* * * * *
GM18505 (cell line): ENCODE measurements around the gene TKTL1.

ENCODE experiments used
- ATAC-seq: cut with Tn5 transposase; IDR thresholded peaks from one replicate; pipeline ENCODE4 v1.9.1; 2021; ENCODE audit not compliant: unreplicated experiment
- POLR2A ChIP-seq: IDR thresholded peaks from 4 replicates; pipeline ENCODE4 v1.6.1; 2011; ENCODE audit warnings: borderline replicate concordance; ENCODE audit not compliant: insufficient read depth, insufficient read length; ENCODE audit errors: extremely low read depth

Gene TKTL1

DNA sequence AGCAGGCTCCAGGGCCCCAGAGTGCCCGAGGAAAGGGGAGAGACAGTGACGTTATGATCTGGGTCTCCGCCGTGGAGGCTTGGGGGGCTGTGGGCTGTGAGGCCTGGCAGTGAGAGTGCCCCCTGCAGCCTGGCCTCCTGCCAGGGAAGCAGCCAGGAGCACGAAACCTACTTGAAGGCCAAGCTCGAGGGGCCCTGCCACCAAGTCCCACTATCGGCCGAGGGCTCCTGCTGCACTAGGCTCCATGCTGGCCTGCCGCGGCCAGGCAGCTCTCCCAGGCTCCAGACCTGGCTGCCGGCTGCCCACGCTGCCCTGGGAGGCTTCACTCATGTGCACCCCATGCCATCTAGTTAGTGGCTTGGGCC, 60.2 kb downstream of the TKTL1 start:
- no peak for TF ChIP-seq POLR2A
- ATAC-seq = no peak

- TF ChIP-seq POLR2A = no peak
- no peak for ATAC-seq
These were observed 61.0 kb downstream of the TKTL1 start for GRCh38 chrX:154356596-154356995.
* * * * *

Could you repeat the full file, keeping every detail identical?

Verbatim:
GM18505 (cell line): ENCODE measurements around the gene TKTL1.

ENCODE experiments used
- ATAC-seq: cut with Tn5 transposase; IDR thresholded peaks from one replicate; pipeline ENCODE4 v1.9.1; 2021; ENCODE audit not compliant: unreplicated experiment
- POLR2A ChIP-seq: IDR thresholded peaks from 4 replicates; pipeline ENCODE4 v1.6.1; 2011; ENCODE audit warnings: borderline replicate concordance; ENCODE audit not compliant: insufficient read depth, insufficient read length; ENCODE audit errors: extremely low read depth

Gene TKTL1

DNA sequence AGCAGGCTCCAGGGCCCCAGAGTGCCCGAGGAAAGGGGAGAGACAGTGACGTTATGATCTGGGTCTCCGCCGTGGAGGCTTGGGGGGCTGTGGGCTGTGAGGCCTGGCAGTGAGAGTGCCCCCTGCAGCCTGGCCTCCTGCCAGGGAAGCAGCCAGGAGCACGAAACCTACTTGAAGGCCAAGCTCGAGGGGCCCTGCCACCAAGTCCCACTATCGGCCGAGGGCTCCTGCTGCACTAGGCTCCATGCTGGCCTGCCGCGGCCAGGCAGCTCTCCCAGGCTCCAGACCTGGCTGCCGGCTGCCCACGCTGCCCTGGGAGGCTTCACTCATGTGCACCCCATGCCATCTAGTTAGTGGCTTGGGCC, 60.2 kb downstream of the TKTL1 start:
- no peak for TF ChIP-seq POLR2A
- ATAC-seq = no peak

- TF ChIP-seq POLR2A = no peak
- no peak for ATAC-seq
These were observed 61.0 kb downstream of the TKTL1 start for GRCh38 chrX:154356596-154356995.